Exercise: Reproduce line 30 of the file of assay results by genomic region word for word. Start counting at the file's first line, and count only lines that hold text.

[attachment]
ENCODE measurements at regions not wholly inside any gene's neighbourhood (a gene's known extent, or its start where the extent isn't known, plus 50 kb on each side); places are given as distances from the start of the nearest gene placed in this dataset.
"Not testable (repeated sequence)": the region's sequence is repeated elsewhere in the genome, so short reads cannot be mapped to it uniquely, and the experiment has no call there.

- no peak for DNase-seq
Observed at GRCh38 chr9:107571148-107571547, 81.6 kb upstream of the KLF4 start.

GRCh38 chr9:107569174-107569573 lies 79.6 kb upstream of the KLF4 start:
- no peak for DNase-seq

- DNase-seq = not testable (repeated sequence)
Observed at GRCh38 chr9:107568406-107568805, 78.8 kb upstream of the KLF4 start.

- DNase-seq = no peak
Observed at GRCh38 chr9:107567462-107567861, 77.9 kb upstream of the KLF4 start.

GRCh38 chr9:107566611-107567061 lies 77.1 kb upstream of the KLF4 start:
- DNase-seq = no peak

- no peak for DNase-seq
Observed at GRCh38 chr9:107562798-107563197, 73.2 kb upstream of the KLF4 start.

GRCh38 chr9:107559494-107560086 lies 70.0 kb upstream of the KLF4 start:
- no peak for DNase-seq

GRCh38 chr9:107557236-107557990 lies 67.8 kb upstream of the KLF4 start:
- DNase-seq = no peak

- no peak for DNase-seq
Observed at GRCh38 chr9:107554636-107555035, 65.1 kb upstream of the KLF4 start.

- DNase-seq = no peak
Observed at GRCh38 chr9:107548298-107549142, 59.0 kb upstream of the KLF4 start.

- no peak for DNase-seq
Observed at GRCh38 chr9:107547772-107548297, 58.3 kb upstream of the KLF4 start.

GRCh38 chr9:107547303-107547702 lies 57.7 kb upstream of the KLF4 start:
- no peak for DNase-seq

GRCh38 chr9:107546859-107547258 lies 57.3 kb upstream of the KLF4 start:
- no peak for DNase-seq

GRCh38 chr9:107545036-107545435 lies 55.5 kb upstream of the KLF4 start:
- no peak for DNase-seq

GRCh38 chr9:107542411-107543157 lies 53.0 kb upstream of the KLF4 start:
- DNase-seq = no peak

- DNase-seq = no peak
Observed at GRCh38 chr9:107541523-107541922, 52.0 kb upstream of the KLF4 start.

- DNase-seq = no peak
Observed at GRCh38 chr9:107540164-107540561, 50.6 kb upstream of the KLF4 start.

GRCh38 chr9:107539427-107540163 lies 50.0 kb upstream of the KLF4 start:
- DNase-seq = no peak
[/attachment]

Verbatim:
- no peak for DNase-seq